NASA’s decades-long success at enabling ground-breaking discoveries about our planet, our solar system, our galaxy, our origins and the billions of other planets out there is one of the crown jewels of our nation’s collective inventiveness and will, and surely of our global soft power.
Others have of course made major contributions as well. But from the Viking Mars landings of the 1970s on to the grand space observatories Hubble and Spitzer and Chandra, to the planetary explorations such as Cassini (Saturn), Galileo and Juno (Jupiter), New Horizons (Pluto and beyond) and Curiosity (Mars), to the pioneering exoplanet census of Kepler, the myriad spacecraft enhancing our understanding of our own planet and the sun, and the pipeline confidently filled with of missions to come, NASA has been the consistent and essential world leader.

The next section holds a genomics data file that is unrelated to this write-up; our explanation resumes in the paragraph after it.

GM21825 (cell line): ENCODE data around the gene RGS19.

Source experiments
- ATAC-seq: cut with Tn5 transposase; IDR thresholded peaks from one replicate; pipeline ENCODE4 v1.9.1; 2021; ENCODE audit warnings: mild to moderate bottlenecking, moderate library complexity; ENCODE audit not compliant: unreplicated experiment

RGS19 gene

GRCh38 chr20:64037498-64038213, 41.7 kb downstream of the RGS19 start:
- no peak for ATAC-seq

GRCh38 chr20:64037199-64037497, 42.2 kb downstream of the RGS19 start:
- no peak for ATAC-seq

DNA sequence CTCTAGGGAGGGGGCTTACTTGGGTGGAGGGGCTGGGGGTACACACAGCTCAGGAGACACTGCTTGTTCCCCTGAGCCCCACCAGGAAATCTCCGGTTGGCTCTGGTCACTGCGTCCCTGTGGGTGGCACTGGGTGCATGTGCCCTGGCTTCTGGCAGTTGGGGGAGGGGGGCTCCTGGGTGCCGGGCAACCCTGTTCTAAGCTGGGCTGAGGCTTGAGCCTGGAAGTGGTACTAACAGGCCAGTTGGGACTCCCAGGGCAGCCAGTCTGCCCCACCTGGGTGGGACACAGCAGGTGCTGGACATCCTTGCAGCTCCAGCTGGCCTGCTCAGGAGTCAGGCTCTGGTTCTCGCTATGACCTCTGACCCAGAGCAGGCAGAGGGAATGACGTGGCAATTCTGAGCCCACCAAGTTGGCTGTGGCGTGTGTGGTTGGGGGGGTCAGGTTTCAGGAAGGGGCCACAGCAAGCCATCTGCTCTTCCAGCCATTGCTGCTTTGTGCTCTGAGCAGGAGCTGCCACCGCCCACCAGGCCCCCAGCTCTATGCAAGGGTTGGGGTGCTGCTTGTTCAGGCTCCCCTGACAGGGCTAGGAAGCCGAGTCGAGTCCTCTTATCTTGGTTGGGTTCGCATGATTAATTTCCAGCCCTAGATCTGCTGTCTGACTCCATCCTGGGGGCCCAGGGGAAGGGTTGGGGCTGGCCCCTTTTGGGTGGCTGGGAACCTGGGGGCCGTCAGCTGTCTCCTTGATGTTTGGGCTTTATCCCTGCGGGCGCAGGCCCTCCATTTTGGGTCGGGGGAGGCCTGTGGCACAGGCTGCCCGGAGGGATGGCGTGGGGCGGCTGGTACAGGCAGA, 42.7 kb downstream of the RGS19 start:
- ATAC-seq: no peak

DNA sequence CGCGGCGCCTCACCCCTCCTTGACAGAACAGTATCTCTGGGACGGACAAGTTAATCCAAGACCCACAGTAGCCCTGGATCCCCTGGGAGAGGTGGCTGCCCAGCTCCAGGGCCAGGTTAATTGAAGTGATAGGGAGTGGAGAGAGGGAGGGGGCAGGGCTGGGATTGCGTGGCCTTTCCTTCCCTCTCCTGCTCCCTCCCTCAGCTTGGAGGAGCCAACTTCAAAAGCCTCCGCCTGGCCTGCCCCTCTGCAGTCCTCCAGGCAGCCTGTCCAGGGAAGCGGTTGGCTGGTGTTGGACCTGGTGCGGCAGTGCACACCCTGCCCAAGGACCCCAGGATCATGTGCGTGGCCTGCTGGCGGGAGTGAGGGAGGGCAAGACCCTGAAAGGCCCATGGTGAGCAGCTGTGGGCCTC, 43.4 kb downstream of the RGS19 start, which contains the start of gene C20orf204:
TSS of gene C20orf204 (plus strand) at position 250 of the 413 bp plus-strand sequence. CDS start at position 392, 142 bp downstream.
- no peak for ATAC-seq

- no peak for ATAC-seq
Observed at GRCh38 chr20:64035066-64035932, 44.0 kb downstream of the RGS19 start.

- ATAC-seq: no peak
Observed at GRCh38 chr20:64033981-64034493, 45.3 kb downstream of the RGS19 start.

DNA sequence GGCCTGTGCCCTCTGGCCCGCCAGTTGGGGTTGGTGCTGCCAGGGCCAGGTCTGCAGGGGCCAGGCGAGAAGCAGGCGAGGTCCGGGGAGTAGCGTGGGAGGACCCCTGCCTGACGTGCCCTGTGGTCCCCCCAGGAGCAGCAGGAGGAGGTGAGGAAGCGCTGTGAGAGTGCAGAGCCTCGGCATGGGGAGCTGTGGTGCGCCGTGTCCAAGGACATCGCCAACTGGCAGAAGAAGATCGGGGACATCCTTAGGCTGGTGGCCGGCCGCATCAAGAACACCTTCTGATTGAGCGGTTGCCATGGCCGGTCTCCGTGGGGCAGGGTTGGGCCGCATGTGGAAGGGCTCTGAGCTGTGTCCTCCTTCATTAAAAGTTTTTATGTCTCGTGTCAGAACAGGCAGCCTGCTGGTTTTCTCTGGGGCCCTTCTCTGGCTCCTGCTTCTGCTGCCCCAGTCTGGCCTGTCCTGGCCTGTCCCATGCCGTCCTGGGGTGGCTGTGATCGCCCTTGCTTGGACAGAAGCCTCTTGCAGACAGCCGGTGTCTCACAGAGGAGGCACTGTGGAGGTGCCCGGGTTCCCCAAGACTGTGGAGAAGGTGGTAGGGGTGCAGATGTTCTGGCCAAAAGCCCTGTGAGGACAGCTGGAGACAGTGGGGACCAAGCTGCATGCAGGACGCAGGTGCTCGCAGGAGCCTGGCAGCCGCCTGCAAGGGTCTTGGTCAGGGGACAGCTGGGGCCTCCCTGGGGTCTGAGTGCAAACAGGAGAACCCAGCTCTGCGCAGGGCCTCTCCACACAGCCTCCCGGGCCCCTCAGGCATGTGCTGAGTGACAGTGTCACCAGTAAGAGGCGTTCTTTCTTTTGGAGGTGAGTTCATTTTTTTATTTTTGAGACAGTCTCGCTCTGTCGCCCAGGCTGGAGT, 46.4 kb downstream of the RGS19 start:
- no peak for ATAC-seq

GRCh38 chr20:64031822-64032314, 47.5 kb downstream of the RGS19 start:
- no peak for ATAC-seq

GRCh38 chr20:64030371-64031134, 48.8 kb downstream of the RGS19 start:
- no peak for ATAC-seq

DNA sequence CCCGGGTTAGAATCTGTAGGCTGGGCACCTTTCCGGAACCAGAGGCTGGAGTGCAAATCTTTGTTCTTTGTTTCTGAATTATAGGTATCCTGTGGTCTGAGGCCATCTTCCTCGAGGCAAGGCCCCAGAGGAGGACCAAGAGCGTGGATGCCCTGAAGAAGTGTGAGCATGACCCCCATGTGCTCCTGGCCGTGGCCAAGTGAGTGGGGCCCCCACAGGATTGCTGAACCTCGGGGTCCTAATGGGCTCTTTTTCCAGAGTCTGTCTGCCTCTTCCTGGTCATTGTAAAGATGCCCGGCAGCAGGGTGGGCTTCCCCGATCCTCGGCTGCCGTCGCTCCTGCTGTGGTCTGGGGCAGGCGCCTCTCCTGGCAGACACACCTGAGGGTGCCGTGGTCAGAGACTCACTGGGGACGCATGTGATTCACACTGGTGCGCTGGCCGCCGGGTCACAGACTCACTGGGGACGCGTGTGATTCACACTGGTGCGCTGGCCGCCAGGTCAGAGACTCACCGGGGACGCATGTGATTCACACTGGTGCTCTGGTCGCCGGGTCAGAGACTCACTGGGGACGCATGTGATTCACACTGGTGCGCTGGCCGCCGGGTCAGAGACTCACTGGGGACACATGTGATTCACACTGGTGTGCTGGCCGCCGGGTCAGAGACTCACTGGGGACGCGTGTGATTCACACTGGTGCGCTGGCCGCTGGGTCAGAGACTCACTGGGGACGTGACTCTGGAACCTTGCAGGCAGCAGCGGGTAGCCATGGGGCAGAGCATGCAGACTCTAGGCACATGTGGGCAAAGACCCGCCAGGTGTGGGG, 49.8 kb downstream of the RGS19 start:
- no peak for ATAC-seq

What we know of our world writ large has just exploded in these decades, and we’re far richer for it.
But of late, the future of these efforts to ever expand our knowledge of the logic and make-up of our universe has become worryingly unclear.
First there are the recently revealed new problems with the James Webb Space Telescope, initially scheduled to launch years ago and now ...